Market volatility is a constant in our modern world. But so-called Black Swan events sometimes take the concept of volatility to the next level. On June 23, voters in the U.K. passed a referendum supporting the idea that Britain should leave the European Union. Known as “Brexit” for short, this surprising political outcome instantly plunged international markets into crisis, and the British pound took a beating.
Prior to the Brexit vote, Wall Street was already somewhat destabilized and reeling due to an abnormal political season in the U.S. and several other factors. And since the vote, the immediate future is looking anything but placid.
So what are the implications for the average U.S. investor? Will Brexit (and all the other turmoil we see in the news, like the horrific attacks in Nice, Istanbul, and elsewhere) somehow impact your estate planning or long-term financial strategy? If so, how should you react, if at all?
When big political events take over the headlines, they tend to give people the jitters regarding their portfolios and legal plans. Brexit is no exception. It didn’t take long for Twitter and Facebook to burn red hot after the vote and lead to speculation about Brexit’s ramifications and “quick fixes” for how to respond to these imagined scenarios. As serious as the situation is, however, you definitely do not want to overreact. Let’s all calm down and take a drink of water.
What Will Brexit Do to the Global Economy?
It’s difficult to say just what Brexit’s long-range effects will be. All we have right now is a vote to leave the European Union. Britain hasn’t started implementing that plan yet. The best we can say at this point is there is a fair level of uncertainty in the markets stemming from this unexpected vote.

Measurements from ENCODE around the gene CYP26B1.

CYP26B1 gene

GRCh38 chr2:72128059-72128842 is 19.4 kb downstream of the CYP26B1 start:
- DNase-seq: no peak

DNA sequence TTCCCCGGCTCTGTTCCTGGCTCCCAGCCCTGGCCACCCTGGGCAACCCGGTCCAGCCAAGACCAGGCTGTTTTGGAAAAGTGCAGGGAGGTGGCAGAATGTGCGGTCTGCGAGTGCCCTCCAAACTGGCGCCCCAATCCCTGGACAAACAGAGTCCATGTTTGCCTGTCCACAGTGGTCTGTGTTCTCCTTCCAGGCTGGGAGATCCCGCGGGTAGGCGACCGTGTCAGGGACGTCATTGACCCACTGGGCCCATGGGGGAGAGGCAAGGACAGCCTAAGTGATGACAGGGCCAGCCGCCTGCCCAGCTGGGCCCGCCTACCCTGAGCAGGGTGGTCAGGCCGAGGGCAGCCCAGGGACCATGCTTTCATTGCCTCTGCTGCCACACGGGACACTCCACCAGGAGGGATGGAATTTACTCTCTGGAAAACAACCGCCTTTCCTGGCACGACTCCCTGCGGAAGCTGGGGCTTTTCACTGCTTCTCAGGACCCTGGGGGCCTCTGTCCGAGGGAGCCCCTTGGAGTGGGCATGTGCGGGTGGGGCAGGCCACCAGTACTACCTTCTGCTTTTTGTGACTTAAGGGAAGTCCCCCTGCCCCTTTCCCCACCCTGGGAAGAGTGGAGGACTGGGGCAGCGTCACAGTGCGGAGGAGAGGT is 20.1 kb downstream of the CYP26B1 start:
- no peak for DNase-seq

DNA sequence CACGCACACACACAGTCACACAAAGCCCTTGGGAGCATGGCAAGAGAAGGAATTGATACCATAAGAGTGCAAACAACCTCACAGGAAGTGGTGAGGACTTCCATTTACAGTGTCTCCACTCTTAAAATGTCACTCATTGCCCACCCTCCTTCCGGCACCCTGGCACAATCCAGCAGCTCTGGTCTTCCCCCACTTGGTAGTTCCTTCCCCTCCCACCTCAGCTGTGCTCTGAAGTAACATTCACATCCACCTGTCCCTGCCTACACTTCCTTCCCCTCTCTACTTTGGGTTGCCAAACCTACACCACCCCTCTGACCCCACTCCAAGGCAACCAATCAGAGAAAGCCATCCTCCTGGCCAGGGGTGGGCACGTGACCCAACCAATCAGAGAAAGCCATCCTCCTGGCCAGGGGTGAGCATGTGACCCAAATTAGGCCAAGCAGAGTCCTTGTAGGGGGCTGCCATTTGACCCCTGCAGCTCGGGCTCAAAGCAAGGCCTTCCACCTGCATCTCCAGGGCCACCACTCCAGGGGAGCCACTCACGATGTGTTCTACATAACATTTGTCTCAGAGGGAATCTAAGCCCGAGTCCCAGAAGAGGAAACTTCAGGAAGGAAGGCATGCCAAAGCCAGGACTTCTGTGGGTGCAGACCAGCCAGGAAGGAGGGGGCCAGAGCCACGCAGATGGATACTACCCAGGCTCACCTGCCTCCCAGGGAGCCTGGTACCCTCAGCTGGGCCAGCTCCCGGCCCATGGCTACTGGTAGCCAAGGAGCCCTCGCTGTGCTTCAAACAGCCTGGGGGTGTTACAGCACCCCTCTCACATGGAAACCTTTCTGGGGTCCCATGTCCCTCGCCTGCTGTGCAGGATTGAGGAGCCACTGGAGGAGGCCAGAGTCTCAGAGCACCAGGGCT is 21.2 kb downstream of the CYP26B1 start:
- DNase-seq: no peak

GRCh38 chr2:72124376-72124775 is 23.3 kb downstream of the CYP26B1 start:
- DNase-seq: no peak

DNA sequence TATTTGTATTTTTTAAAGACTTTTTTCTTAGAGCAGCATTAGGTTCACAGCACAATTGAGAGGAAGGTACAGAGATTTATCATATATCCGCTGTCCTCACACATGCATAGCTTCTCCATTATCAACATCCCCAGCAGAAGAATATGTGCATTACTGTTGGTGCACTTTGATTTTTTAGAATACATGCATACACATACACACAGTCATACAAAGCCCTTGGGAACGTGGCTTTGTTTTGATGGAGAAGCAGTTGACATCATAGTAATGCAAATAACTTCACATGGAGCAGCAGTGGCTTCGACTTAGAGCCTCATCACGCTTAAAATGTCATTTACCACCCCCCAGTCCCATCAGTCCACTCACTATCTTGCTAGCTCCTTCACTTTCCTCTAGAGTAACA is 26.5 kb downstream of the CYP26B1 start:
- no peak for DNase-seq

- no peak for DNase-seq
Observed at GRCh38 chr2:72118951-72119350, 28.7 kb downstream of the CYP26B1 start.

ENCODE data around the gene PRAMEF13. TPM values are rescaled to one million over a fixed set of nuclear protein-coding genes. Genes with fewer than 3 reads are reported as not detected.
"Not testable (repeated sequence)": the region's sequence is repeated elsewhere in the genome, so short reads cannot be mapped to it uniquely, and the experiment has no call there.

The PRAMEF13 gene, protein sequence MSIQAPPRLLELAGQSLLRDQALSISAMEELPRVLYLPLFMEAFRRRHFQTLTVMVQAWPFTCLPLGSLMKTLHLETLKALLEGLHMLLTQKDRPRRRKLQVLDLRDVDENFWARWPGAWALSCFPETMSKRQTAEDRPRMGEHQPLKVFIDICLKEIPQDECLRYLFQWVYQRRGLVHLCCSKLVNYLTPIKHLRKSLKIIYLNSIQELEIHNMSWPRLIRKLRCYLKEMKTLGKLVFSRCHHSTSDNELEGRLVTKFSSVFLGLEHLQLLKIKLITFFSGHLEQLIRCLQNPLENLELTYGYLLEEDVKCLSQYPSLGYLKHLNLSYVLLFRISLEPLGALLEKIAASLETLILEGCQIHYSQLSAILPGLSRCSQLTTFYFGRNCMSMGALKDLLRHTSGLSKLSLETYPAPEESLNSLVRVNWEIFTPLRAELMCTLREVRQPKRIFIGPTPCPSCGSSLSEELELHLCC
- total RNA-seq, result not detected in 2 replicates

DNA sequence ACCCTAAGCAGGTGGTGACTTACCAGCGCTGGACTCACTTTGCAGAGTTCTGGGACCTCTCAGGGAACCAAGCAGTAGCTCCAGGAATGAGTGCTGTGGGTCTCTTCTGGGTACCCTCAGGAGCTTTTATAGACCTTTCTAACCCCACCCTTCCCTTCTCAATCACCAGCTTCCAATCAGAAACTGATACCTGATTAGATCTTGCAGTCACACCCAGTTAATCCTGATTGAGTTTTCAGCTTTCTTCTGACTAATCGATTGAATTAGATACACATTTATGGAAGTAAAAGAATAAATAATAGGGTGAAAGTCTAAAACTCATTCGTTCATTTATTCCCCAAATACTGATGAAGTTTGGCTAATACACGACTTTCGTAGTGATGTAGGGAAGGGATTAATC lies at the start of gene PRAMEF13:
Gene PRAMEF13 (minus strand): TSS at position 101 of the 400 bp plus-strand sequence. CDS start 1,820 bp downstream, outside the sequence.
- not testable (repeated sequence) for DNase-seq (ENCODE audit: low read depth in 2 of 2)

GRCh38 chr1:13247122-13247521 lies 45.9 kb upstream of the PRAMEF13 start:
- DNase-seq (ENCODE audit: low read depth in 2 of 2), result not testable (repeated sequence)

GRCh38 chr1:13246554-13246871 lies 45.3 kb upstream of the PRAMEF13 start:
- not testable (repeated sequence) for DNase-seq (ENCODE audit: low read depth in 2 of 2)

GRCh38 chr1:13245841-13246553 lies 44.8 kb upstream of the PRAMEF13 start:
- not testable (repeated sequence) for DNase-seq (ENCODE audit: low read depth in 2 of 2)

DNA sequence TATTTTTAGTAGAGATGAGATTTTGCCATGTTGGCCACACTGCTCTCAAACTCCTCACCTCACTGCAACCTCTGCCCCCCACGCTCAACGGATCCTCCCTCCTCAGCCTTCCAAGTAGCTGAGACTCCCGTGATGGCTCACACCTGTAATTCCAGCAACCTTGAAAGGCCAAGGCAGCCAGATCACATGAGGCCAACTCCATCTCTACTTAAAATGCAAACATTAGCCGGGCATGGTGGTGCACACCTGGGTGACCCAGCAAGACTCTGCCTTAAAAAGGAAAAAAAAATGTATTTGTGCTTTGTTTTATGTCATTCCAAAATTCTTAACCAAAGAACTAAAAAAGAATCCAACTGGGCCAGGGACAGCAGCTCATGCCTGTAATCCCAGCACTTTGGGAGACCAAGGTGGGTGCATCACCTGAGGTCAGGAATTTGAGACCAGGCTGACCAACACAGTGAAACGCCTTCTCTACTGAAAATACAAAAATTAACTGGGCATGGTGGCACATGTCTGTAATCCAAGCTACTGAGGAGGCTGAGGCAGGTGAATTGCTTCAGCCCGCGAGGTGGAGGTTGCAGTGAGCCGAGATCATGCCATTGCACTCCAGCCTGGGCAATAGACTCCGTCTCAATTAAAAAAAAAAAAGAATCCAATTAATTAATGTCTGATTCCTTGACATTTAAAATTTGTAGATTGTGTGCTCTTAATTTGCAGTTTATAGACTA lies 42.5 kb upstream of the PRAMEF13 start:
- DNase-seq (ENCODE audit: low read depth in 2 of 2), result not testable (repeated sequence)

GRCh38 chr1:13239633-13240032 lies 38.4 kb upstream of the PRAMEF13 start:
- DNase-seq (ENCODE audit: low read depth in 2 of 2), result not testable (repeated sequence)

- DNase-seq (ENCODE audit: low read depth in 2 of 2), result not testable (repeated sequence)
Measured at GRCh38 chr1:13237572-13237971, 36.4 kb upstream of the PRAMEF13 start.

Many analysts predict a recession in the UK, should the country actually pull out of the EU. If that happens, it will likely spill over into the rest of Europe, and probably lead to some ripples globally. But that negative forecast would only happen once implementation gets underway–12 – 24 months out. And, just because there’s a recession in Europe doesn’t necessarily mean it’ll travel across the Atlantic to the U.S.
At this point, investment managers are keeping their eyes on the opportunities. A recession doesn’t necessarily spell doom and gloom, and even the prospect of one shouldn’t lead to a radical overhaul (or even small amendments) to your particular investment, legal, and estate plan. Bear in mind the following:
Overreacting to big picture financial news can be as bad as or worse than doing nothing at all.
What’s happening in the global marketplace is out of your control; you just need to manage your business, money, and legal affairs.
By getting clarity about your long-term plan and developing contingencies for different financial events, you can feel more at ease.
There’s even a chance that the Brexit won’t actually happen, so overreacting might even be wasted effort.
Here’s the bottom line: Keep a cool head. Work with us and the rest of your legal and financial team to adopt a strategy that achieves your goals. We are here to protect your future.